Q: My job is affected by domestic violence – could I qualify for UI benefits if I have to quit or if I am fired because of the violence?
You could qualify for unemployment benefits if you lost your job or if you had to quit voluntarily or leave your job because of domestic violence. This applies if you thought that staying in your job would threaten your safety or that of a member of your immediate family.
The Department of Labor recognizes that domestic violence occurs in many relationships, including:
Married and formerly married couples
Couples with children in common
Couples who live together or have lived together
Dating couples who are or were in an intimate relationship.
Members of your immediate family include:
Q: What is domestic violence?
Domestic violence is a pattern of threats and/or physical abuse by one person against a family or household member to establish and maintain power and control. The abuse can be:
An abuser may:
- Do things that make you afraid
- Do things to control you
- Threaten to hurt you or someone close to you
- Physically abuse you
To find out more about domestic violence, visit the NYS Office for the Prevention of Domestic Violence website, “Finding Safety and Support.”
To speak to someone about domestic violence, contact the NYS Domestic Violence and Sexual Assault Hotline
Domestic violence may spill over into the workplace. It can threaten your safety, the safety of a family member, or possibly, your co-workers. You may have quit your job because your abuser:
- Followed you to your job
- Called and harassed or threatened you at work
- Threatened you about your job or kept you from going to work
- Made contact with co-workers or your boss
- Did other things that might make your co-workers or boss find out about the abuse
- Did things that might get you fired
Q: If I qualify, what benefits could I receive?
Unemployment Insurance (UI) is temporary income for eligible workers, who have lost their jobs through no fault of their own. If you qualify, you can receive UI benefits of up to $435 per week, depending upon the amount of wages you earned in the employment you had in the 15 months prior to filing.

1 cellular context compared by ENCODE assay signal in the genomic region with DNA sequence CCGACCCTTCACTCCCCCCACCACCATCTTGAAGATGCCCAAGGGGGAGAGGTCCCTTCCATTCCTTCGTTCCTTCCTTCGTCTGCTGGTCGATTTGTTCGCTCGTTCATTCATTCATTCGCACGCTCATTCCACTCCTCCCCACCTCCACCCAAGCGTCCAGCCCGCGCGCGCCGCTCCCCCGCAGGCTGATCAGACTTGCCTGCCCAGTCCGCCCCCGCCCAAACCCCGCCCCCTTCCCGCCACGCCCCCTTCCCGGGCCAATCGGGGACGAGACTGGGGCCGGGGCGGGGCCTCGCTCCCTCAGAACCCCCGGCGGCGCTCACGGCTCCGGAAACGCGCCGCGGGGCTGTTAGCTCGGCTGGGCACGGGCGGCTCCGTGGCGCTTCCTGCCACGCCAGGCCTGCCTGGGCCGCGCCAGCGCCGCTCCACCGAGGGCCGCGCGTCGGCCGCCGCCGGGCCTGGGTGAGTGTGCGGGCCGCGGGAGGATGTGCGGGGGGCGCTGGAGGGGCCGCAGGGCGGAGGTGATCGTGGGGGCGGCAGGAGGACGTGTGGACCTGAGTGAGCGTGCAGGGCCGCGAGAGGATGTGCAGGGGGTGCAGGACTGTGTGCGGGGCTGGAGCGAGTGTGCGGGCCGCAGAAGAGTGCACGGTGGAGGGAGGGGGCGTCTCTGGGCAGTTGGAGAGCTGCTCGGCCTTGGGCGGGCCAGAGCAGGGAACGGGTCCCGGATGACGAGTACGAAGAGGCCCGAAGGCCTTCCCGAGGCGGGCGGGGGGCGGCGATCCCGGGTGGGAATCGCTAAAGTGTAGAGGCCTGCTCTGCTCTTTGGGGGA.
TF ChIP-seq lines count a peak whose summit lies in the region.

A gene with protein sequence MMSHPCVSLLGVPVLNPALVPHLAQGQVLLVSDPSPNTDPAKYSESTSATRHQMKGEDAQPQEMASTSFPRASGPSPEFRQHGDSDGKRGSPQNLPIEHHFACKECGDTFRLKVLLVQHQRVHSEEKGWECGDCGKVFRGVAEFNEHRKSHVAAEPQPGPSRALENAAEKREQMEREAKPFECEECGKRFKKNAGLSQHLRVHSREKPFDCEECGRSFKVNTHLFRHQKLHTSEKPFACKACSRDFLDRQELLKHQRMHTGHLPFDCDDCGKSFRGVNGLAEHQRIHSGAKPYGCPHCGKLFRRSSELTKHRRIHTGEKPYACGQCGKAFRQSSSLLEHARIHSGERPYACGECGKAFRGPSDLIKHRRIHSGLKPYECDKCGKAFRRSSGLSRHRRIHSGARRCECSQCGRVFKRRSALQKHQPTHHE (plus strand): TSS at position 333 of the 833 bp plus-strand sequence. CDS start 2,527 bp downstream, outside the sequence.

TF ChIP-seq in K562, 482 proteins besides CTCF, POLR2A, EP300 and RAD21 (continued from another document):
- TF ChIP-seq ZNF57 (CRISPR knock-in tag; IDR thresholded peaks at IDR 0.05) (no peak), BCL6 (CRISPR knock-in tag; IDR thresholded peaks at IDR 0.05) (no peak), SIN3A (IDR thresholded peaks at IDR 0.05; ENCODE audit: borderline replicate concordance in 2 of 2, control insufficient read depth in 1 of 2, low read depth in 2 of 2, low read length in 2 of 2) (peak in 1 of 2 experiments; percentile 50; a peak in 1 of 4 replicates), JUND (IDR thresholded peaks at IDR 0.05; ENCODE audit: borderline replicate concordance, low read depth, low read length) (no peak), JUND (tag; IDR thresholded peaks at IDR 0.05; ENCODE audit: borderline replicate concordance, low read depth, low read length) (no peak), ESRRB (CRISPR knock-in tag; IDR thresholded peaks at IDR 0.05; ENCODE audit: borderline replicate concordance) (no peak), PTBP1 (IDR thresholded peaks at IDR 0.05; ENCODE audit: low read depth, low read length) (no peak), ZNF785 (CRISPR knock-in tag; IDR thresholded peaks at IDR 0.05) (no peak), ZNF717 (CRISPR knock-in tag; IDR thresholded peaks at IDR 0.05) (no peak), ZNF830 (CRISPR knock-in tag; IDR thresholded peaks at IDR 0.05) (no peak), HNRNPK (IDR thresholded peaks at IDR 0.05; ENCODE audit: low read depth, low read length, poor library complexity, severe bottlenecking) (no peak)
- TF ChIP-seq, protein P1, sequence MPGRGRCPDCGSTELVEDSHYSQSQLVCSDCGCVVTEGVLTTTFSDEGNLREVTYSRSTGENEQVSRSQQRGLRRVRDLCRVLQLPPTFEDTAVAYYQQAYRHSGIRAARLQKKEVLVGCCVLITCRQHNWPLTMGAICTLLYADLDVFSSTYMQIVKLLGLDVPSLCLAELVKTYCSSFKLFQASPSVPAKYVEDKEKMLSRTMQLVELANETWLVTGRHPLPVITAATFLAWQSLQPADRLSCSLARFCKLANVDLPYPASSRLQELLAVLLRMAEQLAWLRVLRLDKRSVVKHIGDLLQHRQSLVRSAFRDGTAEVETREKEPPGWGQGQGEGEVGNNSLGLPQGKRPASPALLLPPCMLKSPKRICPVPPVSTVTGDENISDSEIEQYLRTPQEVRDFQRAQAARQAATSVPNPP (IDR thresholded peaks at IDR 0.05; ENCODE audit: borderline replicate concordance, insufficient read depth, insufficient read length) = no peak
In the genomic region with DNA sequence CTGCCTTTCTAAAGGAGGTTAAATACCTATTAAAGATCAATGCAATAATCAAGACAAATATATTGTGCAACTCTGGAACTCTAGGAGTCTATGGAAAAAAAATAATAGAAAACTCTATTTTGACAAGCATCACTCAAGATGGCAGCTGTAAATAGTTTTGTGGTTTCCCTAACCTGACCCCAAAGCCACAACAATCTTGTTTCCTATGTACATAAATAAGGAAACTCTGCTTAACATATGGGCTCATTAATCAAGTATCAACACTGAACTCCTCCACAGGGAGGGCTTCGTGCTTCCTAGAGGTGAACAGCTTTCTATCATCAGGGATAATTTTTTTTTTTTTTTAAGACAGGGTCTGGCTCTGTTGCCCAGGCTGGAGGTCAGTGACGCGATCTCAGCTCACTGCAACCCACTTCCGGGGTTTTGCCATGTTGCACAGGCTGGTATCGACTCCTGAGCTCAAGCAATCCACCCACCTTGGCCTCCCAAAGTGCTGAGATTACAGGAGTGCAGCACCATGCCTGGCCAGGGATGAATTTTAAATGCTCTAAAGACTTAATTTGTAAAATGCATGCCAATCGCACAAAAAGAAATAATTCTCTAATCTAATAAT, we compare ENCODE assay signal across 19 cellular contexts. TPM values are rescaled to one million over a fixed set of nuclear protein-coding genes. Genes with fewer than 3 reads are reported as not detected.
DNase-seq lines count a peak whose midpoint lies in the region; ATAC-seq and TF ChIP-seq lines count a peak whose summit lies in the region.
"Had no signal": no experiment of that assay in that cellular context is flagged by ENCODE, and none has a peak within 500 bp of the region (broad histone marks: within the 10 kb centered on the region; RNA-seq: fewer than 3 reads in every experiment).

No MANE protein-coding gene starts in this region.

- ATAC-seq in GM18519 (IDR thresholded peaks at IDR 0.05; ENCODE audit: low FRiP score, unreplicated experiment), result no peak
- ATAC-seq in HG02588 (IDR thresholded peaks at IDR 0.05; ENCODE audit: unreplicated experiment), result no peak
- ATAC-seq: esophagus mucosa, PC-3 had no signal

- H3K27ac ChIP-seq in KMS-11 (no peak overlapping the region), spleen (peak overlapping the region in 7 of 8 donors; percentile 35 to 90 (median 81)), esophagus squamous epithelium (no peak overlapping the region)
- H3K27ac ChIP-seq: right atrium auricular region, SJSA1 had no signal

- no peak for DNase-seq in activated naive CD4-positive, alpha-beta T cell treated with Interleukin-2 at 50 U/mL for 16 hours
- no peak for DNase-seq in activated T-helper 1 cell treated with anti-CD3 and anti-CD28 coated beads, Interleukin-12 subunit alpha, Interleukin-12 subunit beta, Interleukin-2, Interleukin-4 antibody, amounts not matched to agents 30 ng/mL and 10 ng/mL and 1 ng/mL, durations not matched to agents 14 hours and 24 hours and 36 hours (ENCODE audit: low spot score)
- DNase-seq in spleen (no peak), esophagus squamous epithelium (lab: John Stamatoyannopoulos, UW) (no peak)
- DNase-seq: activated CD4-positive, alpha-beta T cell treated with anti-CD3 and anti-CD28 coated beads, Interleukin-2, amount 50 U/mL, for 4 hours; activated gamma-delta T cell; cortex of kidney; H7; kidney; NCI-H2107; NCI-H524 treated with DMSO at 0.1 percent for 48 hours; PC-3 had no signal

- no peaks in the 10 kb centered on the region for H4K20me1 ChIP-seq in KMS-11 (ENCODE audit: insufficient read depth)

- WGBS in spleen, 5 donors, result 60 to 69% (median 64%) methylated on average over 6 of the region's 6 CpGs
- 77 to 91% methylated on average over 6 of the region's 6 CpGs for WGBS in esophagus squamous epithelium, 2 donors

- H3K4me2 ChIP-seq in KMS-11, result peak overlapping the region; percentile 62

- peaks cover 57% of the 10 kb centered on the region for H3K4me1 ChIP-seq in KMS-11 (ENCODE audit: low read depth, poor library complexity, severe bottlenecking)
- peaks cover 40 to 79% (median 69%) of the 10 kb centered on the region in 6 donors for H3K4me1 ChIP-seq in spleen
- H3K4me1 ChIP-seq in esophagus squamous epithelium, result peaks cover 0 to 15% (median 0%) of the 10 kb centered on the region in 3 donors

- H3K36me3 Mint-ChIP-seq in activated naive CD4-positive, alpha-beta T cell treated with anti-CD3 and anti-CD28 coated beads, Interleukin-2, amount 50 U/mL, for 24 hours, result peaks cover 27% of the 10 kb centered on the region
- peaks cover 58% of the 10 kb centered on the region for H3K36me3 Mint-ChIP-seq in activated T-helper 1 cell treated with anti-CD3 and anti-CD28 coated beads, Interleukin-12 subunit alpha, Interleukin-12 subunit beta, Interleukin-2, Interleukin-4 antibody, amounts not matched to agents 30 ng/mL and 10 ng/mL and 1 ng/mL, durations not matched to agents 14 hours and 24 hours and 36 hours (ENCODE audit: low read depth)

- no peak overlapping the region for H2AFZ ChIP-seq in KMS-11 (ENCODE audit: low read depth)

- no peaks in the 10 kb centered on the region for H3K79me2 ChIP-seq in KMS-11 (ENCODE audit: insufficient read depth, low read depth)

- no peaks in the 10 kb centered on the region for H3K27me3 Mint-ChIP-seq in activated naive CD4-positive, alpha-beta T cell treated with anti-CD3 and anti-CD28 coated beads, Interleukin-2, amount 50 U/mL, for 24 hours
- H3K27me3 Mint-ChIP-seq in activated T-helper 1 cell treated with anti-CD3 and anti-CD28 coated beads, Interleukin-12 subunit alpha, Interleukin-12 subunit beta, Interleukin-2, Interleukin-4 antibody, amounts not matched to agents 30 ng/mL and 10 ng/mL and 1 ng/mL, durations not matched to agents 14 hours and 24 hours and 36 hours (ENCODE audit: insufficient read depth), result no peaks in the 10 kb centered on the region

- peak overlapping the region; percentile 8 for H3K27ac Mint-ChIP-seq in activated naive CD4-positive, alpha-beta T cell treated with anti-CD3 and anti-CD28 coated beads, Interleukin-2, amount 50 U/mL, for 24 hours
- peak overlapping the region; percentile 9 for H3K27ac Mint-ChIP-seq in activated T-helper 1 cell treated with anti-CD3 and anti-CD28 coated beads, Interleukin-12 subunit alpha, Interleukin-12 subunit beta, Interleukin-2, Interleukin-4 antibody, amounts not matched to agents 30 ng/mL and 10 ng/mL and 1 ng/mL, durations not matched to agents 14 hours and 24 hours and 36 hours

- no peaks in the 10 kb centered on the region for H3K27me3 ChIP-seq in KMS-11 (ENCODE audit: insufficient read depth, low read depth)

How long you can collect depends on a number of factors, including the maximum limit set by the federal government. For instance, in times of high unemployment, the government may extend benefits beyond 26 weeks, and may add other benefits.
Unless specifically excluded by law, all work that you performed for your employer is used to establish your benefit claim, if you qualify. This includes:
Q: How do I qualify for benefits?
To qualify for UI benefits, you must meet these requirements:
- Job loss: You must have lost your job or quit your job because of domestic violence. We may ask you to provide verbal or written proof that continuing to work would threaten your safety or that of a member of your immediate family.
To find out more about this proof, go to “What kind of documentation might I need?”
You may also have a claim for employment discrimination if your employer fired you because of circumstances directly related to being a victim of domestic violence. To find out more, go to “What can I do if I have been discriminated against by my employer because I am a victim of domestic violence?”
- Earnings: You must have earned enough wages during your base period of employment before you filed your claim. The base period is first four of the last five completed calendar quarters prior to the calendar quarter in which your claim begins. To help you figure your base period, see our publication: Unemployment Insurance Information for Claimants: A Handbook for Persons Claiming Benefits under the New York State Unemployment Insurance Law.
- Work Readiness: You must be ready, willing, and able to work while you receive benefits. You must demonstrate this by actively looking for work you can do while you claim benefits. We will ask you to document your work search efforts. If you are not physically or mentally capable of work because of the domestic violence, you may not qualify for or be paid benefits until you show us that you are again able to work and are trying to find a job.*